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April, 2002


Adapted and expanded from an essay that was originally in Moments by Valerie, a collection of memories (1961-1983), written in 1986 and presented to Larry on their first anniversary.

Val with schnauzers, Krikit and Penny,
Joliet, Illinois, 1962
I enjoy catching animals. Not like fishing, where we eat them, and not large animals, or dangerous ones. I don't hurt them, and I always let them go (unless it's fish for our aquarium). There is something very attractive about actually touching a wild animal, seeing it up close, and just realizing that I have the skill required of such an endeavor. I'm lured to detail of any type, and, the closer I can observe something, the more of that detail becomes apparent. As a child, I became good at grabbing crayfish, insects, salamanders, lizards, toads, frogs, turtles, and snakes. I even caught snakes and turtles underwater sometimes. I once outwitted a small octopus (it was like holding jelly), only to let it go when it startled me by shooting out its ink.

Because we have five senses with which to explore the world around us, it has always seemed natural to use them. How else would I know how soft a bat's fur feels, or the unique surface of a soft-shelled turtle's carapace? I even know that a mudpuppy's teeth, a shark's skin, and a cow's tongue all resemble sandpaper. Holding out my hand towards a hovering hummingbird moth helps me to experience its presence in a much more immediate way than just looking from a distance. There are scores of animals (especially aquatic) that are so tiny, fast moving, or well camouflaged, that they can only be truly studied when held in the palm of my hand.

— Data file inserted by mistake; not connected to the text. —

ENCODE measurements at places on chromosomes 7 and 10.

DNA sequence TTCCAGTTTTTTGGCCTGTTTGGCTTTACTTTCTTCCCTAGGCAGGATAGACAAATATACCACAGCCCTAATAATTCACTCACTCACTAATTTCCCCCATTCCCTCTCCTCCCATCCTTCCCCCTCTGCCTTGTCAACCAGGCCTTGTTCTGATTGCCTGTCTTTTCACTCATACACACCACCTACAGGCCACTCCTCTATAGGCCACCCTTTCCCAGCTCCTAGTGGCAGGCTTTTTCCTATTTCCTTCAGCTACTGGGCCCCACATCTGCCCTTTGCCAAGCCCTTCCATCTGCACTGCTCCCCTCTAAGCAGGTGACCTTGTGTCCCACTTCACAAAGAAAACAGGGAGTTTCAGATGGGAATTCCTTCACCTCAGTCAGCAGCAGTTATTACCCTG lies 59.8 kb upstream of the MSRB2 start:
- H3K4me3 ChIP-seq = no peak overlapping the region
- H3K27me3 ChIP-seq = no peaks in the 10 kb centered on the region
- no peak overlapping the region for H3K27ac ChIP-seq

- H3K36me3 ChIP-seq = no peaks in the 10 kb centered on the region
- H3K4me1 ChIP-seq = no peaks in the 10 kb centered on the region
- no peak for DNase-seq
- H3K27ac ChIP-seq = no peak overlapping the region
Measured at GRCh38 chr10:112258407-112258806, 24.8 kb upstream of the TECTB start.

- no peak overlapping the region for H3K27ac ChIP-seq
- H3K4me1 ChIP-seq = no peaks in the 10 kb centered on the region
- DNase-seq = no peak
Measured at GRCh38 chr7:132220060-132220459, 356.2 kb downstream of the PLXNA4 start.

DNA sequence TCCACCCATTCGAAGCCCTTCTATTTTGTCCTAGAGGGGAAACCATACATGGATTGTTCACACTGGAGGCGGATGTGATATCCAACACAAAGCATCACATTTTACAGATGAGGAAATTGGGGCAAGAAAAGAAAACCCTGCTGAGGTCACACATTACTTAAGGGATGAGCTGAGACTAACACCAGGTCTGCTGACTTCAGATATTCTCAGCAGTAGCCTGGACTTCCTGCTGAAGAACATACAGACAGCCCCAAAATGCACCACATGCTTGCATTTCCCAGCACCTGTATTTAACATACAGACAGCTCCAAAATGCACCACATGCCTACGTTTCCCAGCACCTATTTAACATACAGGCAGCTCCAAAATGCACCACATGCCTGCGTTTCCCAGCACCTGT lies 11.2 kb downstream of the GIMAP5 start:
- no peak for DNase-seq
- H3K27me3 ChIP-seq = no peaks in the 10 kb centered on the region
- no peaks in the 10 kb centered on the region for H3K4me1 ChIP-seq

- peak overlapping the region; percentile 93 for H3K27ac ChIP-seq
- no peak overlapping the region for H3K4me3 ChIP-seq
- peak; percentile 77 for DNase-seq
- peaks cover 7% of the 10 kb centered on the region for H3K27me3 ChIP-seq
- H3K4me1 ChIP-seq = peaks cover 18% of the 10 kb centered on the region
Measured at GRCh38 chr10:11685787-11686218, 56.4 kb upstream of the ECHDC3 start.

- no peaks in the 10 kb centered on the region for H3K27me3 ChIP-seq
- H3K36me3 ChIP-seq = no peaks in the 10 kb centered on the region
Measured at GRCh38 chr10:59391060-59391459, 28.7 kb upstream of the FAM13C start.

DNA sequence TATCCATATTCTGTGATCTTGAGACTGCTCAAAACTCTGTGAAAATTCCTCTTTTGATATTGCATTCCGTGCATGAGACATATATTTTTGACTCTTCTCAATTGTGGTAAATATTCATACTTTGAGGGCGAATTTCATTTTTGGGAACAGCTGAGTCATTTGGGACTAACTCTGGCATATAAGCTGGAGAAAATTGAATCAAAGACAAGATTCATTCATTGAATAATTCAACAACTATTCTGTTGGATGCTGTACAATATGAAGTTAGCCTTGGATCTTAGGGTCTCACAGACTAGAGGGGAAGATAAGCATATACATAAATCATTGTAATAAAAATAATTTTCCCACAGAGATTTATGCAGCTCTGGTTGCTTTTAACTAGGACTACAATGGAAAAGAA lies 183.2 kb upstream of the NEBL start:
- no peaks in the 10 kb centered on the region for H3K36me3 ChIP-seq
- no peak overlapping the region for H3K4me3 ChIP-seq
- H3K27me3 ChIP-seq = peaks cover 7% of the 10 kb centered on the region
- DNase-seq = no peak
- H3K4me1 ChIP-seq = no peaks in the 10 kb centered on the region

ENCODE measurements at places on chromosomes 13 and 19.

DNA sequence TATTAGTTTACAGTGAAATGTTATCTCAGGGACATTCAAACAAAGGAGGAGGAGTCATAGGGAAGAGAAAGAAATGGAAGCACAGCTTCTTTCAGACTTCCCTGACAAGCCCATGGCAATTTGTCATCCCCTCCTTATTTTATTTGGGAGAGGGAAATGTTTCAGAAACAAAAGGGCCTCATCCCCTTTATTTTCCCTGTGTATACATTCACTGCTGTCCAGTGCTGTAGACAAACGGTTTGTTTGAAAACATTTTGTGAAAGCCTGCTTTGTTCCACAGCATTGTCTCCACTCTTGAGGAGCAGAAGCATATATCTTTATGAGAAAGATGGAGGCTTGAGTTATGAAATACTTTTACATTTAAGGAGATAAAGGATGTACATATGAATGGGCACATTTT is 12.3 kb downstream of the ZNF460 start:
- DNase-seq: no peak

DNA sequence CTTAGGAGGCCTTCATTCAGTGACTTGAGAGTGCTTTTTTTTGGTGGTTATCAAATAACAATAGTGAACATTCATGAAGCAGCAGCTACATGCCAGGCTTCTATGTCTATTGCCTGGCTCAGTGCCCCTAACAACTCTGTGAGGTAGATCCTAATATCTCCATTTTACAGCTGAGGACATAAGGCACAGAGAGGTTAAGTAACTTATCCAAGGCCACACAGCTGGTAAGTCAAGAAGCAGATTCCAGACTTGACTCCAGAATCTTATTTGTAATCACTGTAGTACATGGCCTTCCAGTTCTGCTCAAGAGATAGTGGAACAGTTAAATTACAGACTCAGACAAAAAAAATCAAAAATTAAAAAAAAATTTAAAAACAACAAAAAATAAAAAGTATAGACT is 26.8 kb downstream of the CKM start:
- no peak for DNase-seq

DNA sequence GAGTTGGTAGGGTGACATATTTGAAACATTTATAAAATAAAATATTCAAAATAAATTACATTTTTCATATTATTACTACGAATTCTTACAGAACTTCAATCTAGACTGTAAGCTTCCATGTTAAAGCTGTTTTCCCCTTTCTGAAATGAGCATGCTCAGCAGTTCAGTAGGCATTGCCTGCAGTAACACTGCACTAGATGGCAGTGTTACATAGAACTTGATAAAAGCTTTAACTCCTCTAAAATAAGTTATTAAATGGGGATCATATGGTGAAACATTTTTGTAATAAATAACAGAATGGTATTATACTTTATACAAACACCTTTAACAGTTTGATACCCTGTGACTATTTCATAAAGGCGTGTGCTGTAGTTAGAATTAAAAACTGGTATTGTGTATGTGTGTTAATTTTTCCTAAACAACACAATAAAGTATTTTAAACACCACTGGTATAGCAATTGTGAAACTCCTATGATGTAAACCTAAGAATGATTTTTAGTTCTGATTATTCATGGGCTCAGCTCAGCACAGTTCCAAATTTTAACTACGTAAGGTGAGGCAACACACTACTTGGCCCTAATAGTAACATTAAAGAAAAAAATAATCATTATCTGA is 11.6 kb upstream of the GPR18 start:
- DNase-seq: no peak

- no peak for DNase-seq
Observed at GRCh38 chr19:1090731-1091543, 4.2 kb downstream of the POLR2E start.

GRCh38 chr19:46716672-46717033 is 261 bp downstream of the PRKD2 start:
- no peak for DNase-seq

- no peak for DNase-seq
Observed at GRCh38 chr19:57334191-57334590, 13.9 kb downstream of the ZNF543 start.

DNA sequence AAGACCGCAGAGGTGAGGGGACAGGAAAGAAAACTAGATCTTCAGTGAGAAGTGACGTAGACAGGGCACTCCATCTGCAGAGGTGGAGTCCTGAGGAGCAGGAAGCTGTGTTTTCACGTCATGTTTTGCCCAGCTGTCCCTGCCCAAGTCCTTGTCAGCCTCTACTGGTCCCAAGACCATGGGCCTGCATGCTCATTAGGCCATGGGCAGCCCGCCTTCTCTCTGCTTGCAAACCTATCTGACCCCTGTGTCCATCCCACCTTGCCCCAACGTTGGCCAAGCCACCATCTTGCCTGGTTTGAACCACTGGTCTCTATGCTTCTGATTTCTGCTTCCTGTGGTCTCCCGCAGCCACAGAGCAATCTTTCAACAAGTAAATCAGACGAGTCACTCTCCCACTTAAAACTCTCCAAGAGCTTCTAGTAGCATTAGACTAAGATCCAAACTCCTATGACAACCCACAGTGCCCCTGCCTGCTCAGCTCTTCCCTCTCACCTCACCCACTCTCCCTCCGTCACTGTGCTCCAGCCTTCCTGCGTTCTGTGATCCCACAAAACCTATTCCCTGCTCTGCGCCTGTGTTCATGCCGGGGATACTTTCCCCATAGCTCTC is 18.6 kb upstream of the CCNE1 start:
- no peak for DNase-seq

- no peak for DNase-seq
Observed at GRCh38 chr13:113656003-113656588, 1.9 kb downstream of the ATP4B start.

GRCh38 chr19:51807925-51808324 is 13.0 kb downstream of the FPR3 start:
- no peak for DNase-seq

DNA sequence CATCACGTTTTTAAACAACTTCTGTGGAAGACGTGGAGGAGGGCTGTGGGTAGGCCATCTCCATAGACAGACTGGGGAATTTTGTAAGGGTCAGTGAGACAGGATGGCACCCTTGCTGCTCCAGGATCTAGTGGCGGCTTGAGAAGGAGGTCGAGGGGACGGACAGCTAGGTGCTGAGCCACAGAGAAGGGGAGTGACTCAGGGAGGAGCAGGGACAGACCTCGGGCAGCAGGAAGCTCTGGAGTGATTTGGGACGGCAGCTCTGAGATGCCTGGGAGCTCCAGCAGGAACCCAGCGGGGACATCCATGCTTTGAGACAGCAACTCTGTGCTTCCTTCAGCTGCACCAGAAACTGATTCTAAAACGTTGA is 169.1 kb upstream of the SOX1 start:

Armadillos are an ideal target and, after many attempts I did catch a couple. I now know exactly how the texture of their skin feels, how strong they are, and how they are rather hairy and pimply on their undersides. Once, after capturing a very small armadillo, I held it at arms length and took its picture with my little 110 instamatic camera.

The urge to touch animals has gotten me in trouble, such as the time I picked up a bristle worm to show to my mother, then noticed its tiny spines were coming loose all over my hands. I spent the next three hours in agony from its poison. I used to collect cocoons simply for the thrill of briefly holding a newly hatched luna or cecropia moth before it flew off, and I took every opportunity to pet tame animals.

One of the more amusing animals I encountered was a beached loon, which I moved to the freedom of the water while it snapped and pooped. I must have looked ridiculous walking down the beach with a huge bird held at arms length, and it was not in the least bit grateful for my effort as it swam away.

But few things are as captivating as holding a tiny mouse or baby bird for a moment, then watching it move on.

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